The model shown in Fig 5b, however, is perfect for those who claim that the global temperature has not varied significantly for a protracted period of time. In this case, although the temperature oscillates about zero, its average deviation from that SP does not increase with time. This indicates that there is a built-in set of negative feedbacks that keeps the series close to the SP. It is this type of time series that I will examine in more detail.

Figure 6: Typical SARIMA simulated 1,000 year teperature time series for the two fitted models. Dots represent individual monthly values and the thick lines are lowess smoothed versions of the time series. The (2,0,0)x(2,0,0)12 model is firmly fixed near the set point of 0, while the (3,1,1)x(2,0,0)12 model acts as a random walk, with the temperature not being constrained to a particular set point. The latter model sometimes goes up, sometimes down, and sometimes oscillates.

Figure 6: Typical SARIMA simulated 1,000 year teperature time series for the two fitted models. Dots represent individual monthly values and the thick lines are lowess smoothed versions of the time series. The (2,0,0)x(2,0,0)12 model is firmly fixed near the set point of 0, while the (3,1,1)x(2,0,0)12 model acts as a random walk, with the temperature not being constrained to a particular set point. The latter model sometimes goes up, sometimes down, and sometimes oscillates.

Figure 6: Typical SARIMA simulated 1,000 year teperature time series for the two fitted models. Dots represent individual monthly values and the thick lines are lowess smoothed versions of the time series. The (2,0,0)x(2,0,0)12 model is firmly fixed near the set point of 0, while the (3,1,1)x(2,0,0)12 model acts as a random walk, with the temperature not being constrained to a particular set point. The latter model sometimes goes up, sometimes down, and sometimes oscillates.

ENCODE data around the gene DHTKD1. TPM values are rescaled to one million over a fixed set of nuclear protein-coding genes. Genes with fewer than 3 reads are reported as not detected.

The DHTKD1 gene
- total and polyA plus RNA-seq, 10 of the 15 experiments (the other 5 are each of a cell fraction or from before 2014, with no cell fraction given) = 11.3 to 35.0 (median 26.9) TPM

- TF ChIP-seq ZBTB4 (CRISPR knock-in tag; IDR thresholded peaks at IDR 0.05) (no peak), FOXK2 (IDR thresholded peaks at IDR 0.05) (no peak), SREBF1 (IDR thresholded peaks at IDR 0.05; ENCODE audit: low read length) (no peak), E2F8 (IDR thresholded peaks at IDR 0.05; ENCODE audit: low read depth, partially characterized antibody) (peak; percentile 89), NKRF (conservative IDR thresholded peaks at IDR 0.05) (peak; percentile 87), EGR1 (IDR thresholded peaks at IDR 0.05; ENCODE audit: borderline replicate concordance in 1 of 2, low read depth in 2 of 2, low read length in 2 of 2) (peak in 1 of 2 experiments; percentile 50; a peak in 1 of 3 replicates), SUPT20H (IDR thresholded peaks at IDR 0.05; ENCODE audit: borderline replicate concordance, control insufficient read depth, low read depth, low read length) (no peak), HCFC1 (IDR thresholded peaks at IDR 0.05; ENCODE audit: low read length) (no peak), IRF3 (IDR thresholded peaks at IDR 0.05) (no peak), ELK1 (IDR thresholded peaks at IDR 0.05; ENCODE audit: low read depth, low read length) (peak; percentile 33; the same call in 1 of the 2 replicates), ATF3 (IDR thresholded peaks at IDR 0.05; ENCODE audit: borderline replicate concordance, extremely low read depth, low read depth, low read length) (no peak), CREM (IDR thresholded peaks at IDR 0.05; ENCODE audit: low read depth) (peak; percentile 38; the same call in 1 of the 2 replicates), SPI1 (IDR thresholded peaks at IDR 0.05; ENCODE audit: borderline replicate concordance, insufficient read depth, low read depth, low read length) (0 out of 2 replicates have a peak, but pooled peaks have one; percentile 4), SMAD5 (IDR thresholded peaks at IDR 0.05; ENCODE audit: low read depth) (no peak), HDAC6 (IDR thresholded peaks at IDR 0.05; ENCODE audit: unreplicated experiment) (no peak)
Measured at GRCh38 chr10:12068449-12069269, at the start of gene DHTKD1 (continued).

### SARIMAPID: why look at temperature feedback?

I know what you’re saying: but Steve, why look at temperature feedback? Surely all the important feedbacks will be operating on the myriad number of control knobs controlling the climate and not directly from temperature. And you’d be right, except for one very important control knob, CO2. In the case of carbon dioxide, the direct climate sensitivity to a doubling of its concentration in the atmosphere is somewhere in the vicinity of 1.5°C. However, the truly scary consequences of driving your SUV only come about when you add in the assumed positive feedback of increased water vapor in the atmosphere, and that positive feedback is via the mechanism of temperature itself. Increase temperature and you get more water vapor, leading to higher temperature. Cool down and you get lower water vapor, which makes things cooler still. Since the feedback mechanism is temperature itself, any perturbation of temperature, whether it’s from bovine flatulence or butterfly wings should exhibit this feedback.